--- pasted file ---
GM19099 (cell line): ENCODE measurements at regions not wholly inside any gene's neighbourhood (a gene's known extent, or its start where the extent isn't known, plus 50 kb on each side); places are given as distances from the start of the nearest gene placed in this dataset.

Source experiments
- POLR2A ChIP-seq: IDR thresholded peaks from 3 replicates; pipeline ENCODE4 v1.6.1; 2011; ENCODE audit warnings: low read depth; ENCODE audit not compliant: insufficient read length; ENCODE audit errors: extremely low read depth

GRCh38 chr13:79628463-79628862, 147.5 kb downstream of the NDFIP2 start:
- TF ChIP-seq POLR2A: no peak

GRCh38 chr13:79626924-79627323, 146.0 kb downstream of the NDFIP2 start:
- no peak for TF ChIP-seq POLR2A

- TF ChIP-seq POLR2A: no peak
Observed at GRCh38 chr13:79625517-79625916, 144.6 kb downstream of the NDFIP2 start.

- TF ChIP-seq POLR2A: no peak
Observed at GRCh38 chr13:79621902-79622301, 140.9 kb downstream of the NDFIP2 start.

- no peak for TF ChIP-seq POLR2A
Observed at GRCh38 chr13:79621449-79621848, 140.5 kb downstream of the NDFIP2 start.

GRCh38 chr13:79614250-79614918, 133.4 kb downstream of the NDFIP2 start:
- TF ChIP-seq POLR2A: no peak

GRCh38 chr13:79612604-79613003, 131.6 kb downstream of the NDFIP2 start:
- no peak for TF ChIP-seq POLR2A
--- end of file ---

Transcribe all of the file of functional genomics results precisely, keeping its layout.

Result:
GM19099 (cell line): ENCODE measurements at regions not wholly inside any gene's neighbourhood (a gene's known extent, or its start where the extent isn't known, plus 50 kb on each side); places are given as distances from the start of the nearest gene placed in this dataset.

Source experiments
- POLR2A ChIP-seq: IDR thresholded peaks from 3 replicates; pipeline ENCODE4 v1.6.1; 2011; ENCODE audit warnings: low read depth; ENCODE audit not compliant: insufficient read length; ENCODE audit errors: extremely low read depth

GRCh38 chr13:79628463-79628862, 147.5 kb downstream of the NDFIP2 start:
- TF ChIP-seq POLR2A: no peak

GRCh38 chr13:79626924-79627323, 146.0 kb downstream of the NDFIP2 start:
- no peak for TF ChIP-seq POLR2A

- TF ChIP-seq POLR2A: no peak
Observed at GRCh38 chr13:79625517-79625916, 144.6 kb downstream of the NDFIP2 start.

- TF ChIP-seq POLR2A: no peak
Observed at GRCh38 chr13:79621902-79622301, 140.9 kb downstream of the NDFIP2 start.

- no peak for TF ChIP-seq POLR2A
Observed at GRCh38 chr13:79621449-79621848, 140.5 kb downstream of the NDFIP2 start.

GRCh38 chr13:79614250-79614918, 133.4 kb downstream of the NDFIP2 start:
- TF ChIP-seq POLR2A: no peak

GRCh38 chr13:79612604-79613003, 131.6 kb downstream of the NDFIP2 start:
- no peak for TF ChIP-seq POLR2A